Effective May 1, 2012, Zoetis (formerly Pfizer Animal Health) joined the existing alliance between the Canadian Dairy Network (CDN), the Holstein Association of Canada (Holstein Canada), and the Semex Alliance (Semex).  Dr. Chan describes the strategy. “The intent of this alliance is to foster a collaborative approach to delivering predictive genetic information to the Canadian dairy industry, to promote female genotyping and to assist Canada’s dairy producers in using genetic information to make sound management decisions and propagate desired traits. “The members of the alliance feel that by engaging in this partnership, breeders ultimately benefit from the combined strengths of each organization.”

Update on Pilot Study Results

Dr. Josh Lindenbach, Warman Saskatchewan, a Clarifide Approved Veterinarian, shared some of the economic analyses that he did with two of the Zoetis pilot-project herds.  In both herds, Dr. Lindenbach sorted the animals based on LPI and compared it to kg of BF shipped.  “In Herd #1, there was a $960 average gross profit advantage between the top 1/3 and bottom 1/3 of the herd based on LPI (48 animals genotyped).  In Herd #2, there was a $1345 average gross profit advantage between animals that had an above average LPI number vs. a below average LPI number.”

THEY’RE TALKING  about CLARIFIDE

Zoetis has received the following comments from breeders and vets involved in the CLARIFIDE program:

  •  “This gives us a better way to manage the heifer inventory by knowing which ones to keep, sell or use as recips, and which ones to use sexed semen on.”
  • “Herd weaknesses were known before but now we find them younger and more accurately“
  • “We are now buying semen from bulls that address herd weaknesses as identified by genomics”
  • “More targeted use of sexed semen”
  • “We have more open discussions of breeding discussions involving both vets and AI reps, sometimes even together!”
  • “By culling my bottom end heifers, the heifers coming into the milking herd are more solid producing animals. We have higher milk production and have been able to raise the overall health level of our herd.”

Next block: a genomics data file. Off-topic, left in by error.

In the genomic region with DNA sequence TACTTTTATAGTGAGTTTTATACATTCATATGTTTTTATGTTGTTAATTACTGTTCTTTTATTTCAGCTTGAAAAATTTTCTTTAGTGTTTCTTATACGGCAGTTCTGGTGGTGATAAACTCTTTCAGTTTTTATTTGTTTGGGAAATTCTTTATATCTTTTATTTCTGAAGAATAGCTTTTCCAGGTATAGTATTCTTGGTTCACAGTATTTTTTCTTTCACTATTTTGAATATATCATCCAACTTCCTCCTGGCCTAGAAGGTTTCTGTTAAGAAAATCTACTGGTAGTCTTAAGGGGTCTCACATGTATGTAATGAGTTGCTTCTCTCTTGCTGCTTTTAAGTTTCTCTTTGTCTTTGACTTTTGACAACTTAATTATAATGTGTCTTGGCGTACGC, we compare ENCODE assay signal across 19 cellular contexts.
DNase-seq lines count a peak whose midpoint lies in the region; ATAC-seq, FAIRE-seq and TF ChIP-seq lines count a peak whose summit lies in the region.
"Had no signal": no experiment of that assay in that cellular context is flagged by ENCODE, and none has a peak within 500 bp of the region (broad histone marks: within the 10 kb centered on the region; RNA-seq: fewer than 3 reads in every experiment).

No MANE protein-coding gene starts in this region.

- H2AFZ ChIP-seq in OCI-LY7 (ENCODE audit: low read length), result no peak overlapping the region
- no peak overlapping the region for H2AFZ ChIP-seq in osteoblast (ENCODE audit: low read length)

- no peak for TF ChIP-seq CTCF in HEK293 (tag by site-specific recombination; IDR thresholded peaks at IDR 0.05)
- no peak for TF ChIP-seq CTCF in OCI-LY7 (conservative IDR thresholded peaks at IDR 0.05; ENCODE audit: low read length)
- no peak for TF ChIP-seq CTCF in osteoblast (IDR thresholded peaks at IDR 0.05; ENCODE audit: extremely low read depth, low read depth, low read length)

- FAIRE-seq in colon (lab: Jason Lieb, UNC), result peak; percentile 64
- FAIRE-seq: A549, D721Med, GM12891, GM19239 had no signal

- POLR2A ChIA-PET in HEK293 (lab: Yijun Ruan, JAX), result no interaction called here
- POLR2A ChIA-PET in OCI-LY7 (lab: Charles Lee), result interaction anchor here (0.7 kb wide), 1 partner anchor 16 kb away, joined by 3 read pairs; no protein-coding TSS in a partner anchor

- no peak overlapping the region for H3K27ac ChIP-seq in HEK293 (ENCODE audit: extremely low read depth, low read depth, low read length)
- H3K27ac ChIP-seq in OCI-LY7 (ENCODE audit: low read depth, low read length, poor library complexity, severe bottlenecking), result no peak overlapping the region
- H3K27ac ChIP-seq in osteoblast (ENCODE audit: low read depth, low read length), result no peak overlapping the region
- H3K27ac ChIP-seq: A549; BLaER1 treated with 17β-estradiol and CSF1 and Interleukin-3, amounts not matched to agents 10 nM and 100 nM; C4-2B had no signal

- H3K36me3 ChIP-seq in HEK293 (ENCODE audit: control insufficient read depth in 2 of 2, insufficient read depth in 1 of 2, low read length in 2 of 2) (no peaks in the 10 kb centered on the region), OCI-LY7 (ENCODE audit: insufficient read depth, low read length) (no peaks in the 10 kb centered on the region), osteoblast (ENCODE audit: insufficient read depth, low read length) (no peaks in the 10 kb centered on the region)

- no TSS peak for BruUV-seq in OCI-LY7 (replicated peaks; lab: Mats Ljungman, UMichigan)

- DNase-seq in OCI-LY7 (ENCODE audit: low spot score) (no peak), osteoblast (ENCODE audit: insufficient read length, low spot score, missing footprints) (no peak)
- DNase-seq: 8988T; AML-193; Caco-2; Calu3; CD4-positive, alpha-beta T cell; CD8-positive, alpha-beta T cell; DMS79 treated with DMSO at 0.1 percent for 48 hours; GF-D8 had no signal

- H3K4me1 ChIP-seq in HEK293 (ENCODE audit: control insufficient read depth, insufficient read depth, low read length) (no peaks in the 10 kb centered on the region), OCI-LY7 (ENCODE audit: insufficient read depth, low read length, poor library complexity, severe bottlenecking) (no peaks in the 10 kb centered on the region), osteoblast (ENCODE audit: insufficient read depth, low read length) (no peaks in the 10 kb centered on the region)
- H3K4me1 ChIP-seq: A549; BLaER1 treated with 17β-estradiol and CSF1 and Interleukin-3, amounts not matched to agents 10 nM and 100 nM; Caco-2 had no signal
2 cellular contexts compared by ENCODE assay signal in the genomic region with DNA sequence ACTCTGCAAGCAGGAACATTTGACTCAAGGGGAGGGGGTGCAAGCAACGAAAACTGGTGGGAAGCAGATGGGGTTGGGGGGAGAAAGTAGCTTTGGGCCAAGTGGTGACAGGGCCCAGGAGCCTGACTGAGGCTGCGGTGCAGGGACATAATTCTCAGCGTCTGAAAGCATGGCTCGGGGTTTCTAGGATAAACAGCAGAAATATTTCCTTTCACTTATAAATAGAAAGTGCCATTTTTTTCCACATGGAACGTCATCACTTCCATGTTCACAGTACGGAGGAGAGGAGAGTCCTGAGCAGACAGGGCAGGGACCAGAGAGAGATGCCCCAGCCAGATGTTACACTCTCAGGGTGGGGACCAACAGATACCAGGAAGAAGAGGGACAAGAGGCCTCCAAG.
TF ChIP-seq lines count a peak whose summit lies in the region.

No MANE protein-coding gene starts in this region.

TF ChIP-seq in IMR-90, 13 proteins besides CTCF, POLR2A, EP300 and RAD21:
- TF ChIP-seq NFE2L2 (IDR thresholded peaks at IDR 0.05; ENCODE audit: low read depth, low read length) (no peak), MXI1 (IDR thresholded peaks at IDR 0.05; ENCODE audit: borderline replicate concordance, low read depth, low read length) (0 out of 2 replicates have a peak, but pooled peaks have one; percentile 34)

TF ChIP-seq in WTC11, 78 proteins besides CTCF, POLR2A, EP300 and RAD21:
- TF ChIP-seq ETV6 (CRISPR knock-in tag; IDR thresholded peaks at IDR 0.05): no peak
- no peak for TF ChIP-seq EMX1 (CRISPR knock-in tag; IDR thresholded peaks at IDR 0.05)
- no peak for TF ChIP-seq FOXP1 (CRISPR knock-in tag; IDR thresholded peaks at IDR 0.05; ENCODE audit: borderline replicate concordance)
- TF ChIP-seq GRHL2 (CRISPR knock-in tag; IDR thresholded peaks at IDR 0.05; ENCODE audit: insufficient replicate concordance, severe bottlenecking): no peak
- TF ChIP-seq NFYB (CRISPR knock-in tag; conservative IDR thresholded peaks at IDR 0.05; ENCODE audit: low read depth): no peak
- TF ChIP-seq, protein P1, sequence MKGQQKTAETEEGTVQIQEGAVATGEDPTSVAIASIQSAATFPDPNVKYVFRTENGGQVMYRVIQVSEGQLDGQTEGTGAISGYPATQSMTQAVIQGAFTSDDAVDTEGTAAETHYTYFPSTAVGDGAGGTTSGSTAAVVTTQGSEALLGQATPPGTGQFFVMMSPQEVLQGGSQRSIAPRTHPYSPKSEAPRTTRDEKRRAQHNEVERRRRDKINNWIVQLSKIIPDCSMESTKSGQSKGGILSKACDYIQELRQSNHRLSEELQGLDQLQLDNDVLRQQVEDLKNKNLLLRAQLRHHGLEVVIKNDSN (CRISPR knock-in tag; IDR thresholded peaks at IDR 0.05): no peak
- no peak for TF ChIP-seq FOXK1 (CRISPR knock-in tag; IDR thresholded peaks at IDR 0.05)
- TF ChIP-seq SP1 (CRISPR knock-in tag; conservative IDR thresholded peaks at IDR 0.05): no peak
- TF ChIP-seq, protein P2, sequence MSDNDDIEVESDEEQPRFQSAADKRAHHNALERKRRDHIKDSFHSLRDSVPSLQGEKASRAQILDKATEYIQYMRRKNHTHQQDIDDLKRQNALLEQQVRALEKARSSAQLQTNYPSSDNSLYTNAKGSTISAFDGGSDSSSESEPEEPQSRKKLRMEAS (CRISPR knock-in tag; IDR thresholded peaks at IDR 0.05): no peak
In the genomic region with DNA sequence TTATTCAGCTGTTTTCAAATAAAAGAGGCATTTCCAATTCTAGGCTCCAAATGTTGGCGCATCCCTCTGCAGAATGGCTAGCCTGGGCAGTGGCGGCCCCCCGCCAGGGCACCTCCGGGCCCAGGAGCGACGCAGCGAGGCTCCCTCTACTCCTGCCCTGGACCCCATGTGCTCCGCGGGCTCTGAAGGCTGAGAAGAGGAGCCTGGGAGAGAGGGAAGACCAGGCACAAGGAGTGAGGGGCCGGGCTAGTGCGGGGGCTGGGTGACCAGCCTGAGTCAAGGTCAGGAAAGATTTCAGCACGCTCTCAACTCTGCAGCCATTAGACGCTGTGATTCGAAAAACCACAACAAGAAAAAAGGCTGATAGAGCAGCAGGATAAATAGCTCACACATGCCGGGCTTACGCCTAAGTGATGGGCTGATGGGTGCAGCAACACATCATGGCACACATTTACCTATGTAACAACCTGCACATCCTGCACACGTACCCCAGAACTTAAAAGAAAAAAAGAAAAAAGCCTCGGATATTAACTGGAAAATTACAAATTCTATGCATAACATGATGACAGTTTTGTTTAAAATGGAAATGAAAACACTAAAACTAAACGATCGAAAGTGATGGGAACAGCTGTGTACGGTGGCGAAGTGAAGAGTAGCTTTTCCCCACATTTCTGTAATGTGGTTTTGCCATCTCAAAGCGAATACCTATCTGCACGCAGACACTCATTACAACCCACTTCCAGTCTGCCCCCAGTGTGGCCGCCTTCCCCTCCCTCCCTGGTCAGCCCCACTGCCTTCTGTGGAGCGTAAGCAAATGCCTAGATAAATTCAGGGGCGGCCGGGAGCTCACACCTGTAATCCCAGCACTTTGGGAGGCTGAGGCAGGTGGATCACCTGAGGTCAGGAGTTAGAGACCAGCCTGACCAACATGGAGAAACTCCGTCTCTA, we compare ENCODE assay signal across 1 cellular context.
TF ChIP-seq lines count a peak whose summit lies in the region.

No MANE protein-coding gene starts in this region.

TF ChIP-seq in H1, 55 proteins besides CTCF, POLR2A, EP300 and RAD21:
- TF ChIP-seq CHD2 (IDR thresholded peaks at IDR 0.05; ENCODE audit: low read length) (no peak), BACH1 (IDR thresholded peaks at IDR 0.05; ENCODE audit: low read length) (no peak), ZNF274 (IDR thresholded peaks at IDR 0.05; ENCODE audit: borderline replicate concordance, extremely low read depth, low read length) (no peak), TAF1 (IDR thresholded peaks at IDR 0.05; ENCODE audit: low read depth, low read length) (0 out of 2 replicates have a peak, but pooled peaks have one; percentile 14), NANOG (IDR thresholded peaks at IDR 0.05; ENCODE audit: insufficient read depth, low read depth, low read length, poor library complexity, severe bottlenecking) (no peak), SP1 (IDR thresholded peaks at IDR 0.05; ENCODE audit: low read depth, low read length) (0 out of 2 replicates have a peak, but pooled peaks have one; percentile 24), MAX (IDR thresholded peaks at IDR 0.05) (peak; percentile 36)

• “It’s not the top half of my herd that I ever have to worry about – it’s the bottom half.  I want to be able to know ahead of time who could potentially cause me problems and be able to manage my heifer inventory appropriately, based on this knowledge.”

ZOETIS and TOP BREEDERS

There have been interesting results from three different groups from the Zoetis field trial as Dr. Chan reports. “Breeders that are in the top 10% ,from a farm management standpoint, who are excellent at raising calves and keeping them alive, have reached a plateau with their production and are looking for the “next thing” that they can improve on to help them become more profitable were the first ones to trust in genomic technology and see its value.  Dr. Chan states, “The key is to make sure you have invested fully in your calf raising program to ensure that disease issues are kept to a minimum and calves have doubled their birth weight at 56 days – then you can be assured that these heifers will reach their full genetic potential.” She continues with the benefits for two other groups.”Breeders that are sitting on excess heifers and looking at their expenses were also quick to jump on board.  For a group of Hutterite breeders that are limited to the use of natural service bulls only, genomics provided them with an opportunity to push their genetic progress by culling some of the bottom end animals and replacing them with purchased animals that ranked higher on LPI.”  Using data that CDN supplied, Dr. Chan in 2012 looked at phenotype vs. genotype.  “We took the CDN database as being “one herd” and took the raw data without adjusting for any environmental effects.  Despite that, we were still able to show a significant difference in performance, if we used genomics as a predictor for performance.”

zoetis chart

The Bullvine Bottom Line

This sounds like every breeder’s dream.  It checks off several breeder, service provider and advisor goals. “Now breeders not only know a heifer’s genetic potential early in her life but have the information to find more accurate ways to allocate resources.”  Whenever the tools advance dairy breeders` goals and profitability, that’s a win-win for everybody.